Methamphetamine prices have dropped to a record low in three of the country's main regions, despite massive seizures at the border.

It is now almost $40 cheaper for a gram of the Class A drug and there are "record lows'' reported in the Auckland, Waikato and Wellington regions, according to results in a survey released today.

The median price for a gram of meth is down nationwide - from $538 in the 2017-18 period compared to $500 in 2018-19.

The results are from the latest bulletin from Massey University Shore & Whāriki Research Centre.


Researcher Chris Wilkins said the lower prices seen in those North Island regions were consistent with their proximity to international smuggling routes - via airports, seaports and isolated coastlines; as well as the concentration of domestic methamphetamine manufacture in those regions.

Dangerous: A haul of methamphetamine, with a New Zealand street value of $448 million, seized in 2016. Photo / NZ Police
Dangerous: A haul of methamphetamine, with a New Zealand street value of $448 million, seized in 2016. Photo / NZ Police

"The higher prices of methamphetamine reported in Tasman, Nelson, Marlborough and the Southland/West Coast regions likely reflect geographical distance from production and importation sites and smaller, less competitive drug markets," he said.

Although prices in the South Island were said to be higher, there still appeared to be "substantial declines" in prices compared to the previous year.

"These declining prices for methamphetamine are consistent with record seizures of methamphetamine and reports of gangs expanding methamphetamine selling into rural areas and the South Island."

It is the second time this survey has been carried out and looks at trends over the past six months - particularly the drop in the prices of meth compared to relatively stable prices for cannabis, LSD and Ecstasy.

Wilkins said the researchers were surprised by the results.

The abandoned boat on 90 Mile Beach that led to the record-breaking methamphetamine haul in 2016. Photo / Supplied
The abandoned boat on 90 Mile Beach that led to the record-breaking methamphetamine haul in 2016. Photo / Supplied

"From previous surveys, we were aware [the] price was declining and we were really surprised to find record low prices just because we thought there's no way that could continue.

"But when you draw back a bit and look at the larger context, you can see how the results are consistent with record seizures and high reports of availability."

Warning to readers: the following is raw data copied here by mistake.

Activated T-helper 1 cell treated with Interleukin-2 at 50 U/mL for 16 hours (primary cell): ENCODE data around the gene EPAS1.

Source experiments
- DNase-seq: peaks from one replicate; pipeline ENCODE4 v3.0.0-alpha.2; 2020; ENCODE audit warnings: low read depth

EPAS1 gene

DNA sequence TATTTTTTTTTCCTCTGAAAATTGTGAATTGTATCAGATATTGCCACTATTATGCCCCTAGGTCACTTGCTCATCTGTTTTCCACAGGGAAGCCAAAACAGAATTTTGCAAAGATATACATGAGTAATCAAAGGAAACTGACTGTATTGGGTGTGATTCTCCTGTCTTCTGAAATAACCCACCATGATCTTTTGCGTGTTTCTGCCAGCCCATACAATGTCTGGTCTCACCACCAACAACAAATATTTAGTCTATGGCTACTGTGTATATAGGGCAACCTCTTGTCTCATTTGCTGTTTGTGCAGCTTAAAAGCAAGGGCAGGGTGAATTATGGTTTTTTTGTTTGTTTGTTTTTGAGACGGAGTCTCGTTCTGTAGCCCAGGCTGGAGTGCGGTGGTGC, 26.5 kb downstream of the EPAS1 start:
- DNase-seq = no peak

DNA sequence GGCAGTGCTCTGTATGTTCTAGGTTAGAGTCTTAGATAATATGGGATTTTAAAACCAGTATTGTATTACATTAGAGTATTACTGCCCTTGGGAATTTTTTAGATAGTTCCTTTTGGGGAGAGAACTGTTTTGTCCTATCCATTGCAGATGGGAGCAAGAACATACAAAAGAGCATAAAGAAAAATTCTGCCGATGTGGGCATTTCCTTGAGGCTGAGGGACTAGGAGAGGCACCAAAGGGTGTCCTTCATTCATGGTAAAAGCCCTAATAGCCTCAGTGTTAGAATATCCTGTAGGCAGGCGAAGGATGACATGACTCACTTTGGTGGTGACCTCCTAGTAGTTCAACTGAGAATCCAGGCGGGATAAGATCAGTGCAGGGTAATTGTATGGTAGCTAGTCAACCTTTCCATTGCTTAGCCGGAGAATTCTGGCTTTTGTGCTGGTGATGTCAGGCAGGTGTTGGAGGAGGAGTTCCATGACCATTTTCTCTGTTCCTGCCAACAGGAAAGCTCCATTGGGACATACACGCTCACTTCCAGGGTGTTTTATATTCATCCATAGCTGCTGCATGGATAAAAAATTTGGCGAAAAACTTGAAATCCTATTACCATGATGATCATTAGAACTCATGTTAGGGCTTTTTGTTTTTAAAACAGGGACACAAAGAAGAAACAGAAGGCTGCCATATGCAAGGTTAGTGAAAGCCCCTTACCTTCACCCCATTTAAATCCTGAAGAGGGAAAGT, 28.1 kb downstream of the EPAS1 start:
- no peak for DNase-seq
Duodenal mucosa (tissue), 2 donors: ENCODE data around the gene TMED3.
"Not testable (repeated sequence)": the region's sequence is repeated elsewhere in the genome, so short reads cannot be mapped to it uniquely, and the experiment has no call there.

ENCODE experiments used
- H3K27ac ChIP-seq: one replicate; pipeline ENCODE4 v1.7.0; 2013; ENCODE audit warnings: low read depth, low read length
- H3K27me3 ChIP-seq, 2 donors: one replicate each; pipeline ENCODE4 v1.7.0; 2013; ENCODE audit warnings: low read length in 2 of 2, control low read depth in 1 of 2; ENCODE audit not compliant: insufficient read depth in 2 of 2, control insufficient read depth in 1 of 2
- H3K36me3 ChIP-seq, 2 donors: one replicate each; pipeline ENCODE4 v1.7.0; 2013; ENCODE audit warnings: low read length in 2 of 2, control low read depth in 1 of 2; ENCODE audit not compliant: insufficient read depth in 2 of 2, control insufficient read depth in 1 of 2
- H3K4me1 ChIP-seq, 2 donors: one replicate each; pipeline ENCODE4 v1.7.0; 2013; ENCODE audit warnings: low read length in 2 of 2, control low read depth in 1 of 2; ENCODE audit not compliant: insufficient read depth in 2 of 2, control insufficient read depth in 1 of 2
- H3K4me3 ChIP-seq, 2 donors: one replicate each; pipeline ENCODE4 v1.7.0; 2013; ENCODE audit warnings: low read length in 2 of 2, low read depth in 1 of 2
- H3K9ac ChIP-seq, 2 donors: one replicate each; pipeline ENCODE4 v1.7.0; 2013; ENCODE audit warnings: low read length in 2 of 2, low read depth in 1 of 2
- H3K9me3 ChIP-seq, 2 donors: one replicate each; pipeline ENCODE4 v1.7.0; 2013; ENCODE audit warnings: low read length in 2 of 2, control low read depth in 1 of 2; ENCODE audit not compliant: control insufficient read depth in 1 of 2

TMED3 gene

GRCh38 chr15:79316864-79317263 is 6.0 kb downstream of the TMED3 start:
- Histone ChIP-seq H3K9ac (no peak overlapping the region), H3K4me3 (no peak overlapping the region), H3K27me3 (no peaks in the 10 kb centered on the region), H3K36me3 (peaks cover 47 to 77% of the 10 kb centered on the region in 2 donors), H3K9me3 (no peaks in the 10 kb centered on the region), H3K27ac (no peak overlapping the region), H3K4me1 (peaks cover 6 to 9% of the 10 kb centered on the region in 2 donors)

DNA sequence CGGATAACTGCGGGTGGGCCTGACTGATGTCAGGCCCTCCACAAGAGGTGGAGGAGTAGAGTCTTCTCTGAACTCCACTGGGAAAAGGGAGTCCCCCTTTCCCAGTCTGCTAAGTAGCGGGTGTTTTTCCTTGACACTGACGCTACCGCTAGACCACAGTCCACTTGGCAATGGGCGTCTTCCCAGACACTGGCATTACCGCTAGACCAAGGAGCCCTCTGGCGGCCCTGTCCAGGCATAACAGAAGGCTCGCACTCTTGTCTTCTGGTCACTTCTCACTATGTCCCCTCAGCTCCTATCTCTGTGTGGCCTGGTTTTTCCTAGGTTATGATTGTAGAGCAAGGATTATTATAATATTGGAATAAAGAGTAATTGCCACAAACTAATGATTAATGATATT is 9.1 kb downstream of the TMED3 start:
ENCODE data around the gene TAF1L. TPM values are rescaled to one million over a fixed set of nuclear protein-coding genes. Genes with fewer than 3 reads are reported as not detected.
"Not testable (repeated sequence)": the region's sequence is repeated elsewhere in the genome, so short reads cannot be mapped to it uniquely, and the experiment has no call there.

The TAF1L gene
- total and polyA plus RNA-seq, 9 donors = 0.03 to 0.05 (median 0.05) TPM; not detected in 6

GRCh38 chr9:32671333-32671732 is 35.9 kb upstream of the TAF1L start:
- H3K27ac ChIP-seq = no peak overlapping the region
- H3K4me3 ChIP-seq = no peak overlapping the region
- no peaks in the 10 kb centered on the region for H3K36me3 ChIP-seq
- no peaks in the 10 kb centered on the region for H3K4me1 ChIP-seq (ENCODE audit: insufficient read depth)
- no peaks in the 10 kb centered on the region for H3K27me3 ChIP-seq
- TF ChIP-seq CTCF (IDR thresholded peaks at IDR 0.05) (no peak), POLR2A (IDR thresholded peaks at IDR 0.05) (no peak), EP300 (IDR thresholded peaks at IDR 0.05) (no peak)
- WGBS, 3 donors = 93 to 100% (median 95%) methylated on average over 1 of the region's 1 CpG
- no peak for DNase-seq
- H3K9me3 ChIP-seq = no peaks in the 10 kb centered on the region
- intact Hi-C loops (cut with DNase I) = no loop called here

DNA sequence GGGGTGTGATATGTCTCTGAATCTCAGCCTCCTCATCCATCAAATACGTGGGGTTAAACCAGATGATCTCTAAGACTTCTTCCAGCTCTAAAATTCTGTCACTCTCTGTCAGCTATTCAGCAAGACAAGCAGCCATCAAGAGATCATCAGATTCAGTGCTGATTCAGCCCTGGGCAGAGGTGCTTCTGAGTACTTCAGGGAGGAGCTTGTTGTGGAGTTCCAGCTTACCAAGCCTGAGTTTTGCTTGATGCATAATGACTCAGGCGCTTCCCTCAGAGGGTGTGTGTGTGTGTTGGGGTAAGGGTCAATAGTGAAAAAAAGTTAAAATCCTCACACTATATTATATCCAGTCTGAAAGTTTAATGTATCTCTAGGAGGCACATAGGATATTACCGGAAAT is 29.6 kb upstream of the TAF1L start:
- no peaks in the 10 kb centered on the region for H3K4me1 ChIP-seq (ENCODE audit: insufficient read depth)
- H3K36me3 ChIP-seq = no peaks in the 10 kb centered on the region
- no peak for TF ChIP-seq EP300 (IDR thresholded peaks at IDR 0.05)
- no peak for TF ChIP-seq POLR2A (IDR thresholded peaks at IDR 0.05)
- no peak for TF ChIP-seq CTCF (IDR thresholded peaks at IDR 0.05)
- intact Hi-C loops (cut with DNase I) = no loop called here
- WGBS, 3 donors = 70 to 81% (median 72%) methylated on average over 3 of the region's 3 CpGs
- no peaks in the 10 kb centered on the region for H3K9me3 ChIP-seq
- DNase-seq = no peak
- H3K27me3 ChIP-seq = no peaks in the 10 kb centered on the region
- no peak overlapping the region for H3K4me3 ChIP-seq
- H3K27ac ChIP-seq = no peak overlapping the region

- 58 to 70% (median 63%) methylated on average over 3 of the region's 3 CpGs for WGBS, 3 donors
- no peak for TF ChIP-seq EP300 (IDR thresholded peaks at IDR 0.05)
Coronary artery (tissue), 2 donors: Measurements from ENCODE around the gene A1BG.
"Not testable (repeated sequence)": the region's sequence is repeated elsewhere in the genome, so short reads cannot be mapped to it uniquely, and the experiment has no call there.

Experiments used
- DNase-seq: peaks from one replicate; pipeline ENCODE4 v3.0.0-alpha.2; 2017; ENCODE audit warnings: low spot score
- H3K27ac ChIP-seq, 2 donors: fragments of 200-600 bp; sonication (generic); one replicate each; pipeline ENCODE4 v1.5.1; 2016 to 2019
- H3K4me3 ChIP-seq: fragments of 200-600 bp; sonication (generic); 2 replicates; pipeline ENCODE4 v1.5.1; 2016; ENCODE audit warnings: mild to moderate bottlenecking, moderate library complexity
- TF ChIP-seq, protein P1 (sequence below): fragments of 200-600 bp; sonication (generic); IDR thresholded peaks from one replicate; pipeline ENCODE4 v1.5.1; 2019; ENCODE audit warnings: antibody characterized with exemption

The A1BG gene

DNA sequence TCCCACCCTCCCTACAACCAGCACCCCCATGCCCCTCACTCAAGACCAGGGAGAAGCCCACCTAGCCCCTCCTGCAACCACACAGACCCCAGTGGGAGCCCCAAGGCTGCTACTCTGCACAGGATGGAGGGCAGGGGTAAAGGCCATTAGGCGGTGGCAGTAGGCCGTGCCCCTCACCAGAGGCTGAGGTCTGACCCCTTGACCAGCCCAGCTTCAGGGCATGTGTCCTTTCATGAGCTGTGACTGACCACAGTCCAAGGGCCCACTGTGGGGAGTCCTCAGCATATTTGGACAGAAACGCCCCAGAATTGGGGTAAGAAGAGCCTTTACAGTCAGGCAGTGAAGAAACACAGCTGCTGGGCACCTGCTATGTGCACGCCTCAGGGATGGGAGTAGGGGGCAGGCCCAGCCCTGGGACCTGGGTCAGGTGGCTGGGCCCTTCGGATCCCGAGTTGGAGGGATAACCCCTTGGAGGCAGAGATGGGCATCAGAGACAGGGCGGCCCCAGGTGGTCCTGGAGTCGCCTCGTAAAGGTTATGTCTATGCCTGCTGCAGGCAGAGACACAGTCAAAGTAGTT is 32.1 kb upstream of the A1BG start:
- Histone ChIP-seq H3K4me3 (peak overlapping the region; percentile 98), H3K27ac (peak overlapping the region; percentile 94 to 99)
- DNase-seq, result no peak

'That shows the power of the illegal drug market'

In the early 2000s, the price of a gram of meth was $1000, Wilkins said. It is now less than half that in some places and that does not account for inflation.

"That really shows the basic power of the illegal drug market."

The drug was now both cheaper and easier to get - which would inevitably lead to increasing use, he said.

Customs has trumpeted its record seizures of the Class A drug - and there have been some huge seizures in the past few years.

One of the most famous - or infamous - seizures in recent times was the more than 500kg meth discovered being smuggled into the country via Ninety Mile Beach, in Northland, in 2016.

Had it made it on to the streets, it would have been worth up to $500 million.

But Wilkins said international evidence showed the price was "where the rubber meets the road".

"If you have high levels of drug seizures [but] price is continuing to decline, that's telling you it's not having an impact."

He pointed to the crack cocaine epidemic authorities in the US dealt with in the 1980s.

Despite a huge amount of effort going into enforcement, the price of crack dropped significantly.

"The power of the market tends to swamp drug enforcement. I'm not suggesting we give up - the seizures are obviously a really good success story.''

Wilkins believes Customs needed more resources, but it was also important to focus on the health side of the meth epidemic - including making drug treatment and help readily available.

Providing alternatives for young people so they would not get into the Class A drug in the first place was also important, he said.

A police spokesman said the National Wastewater Testing Programme showed an increase in the presence of methamphetamine throughout New Zealand.

Meth remained the most commonly detected illicit drug nationwide, with about 15kg consumed on average each week. At $500g, that was $7.5m going to organised crime each week, the spokesman said.

Those levels translated to about $18m each week in social harm, or $950m per year.

Police were concerned about the rise of meth use in New Zealand and the number of crimes that result from addiction, as well as the social harm and deprivation in vulnerable communities, he said.

"We work closely with our partners to combat this kind of crime, but this is an issue that police cannot solve alone - a community-wide approach is required."

Anyone affected by meth addiction was urged to seek help through the Alcohol and Drug Helpline on 0800 787797, or free text 1737 to speak with a trained counsellor.

Anyone with information about the sale and supply of illegal substances in the community should contact their local Police station, or phone Crimestoppers anonymously on 0800 555 111.